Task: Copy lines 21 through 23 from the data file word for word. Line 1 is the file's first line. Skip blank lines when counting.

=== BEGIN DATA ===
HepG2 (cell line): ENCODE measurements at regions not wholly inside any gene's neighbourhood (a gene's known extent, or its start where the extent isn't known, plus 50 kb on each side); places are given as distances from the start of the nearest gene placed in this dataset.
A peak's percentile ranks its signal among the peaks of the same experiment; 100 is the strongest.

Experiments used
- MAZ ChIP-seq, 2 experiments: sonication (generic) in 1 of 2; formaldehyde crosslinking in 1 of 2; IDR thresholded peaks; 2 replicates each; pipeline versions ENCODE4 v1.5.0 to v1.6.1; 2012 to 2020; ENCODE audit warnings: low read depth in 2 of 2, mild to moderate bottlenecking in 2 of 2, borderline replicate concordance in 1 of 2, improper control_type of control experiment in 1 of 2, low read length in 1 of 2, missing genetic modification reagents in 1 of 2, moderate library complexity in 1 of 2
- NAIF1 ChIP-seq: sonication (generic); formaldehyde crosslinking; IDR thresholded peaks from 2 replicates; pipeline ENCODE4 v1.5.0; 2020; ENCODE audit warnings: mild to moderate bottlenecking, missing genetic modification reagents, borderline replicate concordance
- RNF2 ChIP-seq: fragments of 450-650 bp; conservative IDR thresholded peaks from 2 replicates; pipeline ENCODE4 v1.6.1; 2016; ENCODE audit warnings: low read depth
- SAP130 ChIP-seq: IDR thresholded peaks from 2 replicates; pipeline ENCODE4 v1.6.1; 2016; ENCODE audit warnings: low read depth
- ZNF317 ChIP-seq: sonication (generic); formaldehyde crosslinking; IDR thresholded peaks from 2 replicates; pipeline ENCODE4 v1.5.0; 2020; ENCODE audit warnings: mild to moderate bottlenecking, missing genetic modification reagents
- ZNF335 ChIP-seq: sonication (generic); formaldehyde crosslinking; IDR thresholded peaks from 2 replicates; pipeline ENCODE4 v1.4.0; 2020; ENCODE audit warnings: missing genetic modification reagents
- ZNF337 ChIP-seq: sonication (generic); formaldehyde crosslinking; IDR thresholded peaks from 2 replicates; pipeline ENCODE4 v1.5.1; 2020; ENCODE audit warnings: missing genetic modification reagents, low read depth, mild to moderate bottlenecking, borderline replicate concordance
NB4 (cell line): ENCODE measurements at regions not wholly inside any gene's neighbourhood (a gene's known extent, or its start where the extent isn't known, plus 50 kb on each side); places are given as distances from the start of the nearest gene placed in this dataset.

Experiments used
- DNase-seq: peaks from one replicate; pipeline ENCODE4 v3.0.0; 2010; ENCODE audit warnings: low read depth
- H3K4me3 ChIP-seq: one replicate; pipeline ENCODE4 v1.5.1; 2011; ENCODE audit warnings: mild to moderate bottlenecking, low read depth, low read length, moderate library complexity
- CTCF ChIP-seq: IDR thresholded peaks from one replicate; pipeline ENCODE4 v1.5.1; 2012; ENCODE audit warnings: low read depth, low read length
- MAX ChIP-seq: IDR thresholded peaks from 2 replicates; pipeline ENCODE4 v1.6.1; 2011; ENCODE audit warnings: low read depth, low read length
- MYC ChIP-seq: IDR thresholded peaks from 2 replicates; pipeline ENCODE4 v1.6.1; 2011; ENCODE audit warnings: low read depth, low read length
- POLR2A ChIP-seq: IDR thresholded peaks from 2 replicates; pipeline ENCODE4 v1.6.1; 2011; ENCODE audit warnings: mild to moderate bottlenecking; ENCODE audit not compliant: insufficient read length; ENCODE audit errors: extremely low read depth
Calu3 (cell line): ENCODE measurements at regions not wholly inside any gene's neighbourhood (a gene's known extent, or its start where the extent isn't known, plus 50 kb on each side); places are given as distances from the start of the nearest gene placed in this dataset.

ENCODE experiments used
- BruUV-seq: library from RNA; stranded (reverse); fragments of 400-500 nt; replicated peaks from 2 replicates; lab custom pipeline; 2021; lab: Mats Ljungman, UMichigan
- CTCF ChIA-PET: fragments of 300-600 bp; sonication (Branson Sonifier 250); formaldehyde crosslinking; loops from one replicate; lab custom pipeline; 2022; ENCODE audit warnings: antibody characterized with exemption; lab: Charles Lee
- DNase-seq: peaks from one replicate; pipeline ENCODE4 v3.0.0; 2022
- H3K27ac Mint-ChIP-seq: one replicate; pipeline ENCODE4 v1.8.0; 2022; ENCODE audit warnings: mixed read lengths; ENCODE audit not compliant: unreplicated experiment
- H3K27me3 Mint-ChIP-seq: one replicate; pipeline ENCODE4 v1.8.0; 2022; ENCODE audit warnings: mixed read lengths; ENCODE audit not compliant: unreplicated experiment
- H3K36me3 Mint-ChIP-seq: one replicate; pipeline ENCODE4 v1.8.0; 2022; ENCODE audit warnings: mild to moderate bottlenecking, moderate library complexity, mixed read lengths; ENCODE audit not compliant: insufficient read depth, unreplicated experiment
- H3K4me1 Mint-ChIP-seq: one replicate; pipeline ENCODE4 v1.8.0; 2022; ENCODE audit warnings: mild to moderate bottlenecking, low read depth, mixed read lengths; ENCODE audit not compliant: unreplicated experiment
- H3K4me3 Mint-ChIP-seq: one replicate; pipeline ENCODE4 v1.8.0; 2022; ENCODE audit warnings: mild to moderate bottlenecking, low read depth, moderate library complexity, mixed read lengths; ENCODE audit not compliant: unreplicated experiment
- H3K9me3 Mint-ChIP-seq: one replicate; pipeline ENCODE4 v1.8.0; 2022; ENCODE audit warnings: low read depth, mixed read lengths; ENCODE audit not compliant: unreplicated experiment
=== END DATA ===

- BruUV-seq: library from RNA; stranded (reverse); fragments of 400-500 nt; replicated peaks from 2 replicates; lab custom pipeline; 2021; lab: Mats Ljungman, UMichigan
- CTCF ChIA-PET: fragments of 300-600 bp; sonication (Branson Sonifier 250); formaldehyde crosslinking; loops from one replicate; lab custom pipeline; 2022; ENCODE audit warnings: antibody characterized with exemption; lab: Charles Lee
- DNase-seq: peaks from one replicate; pipeline ENCODE4 v3.0.0; 2022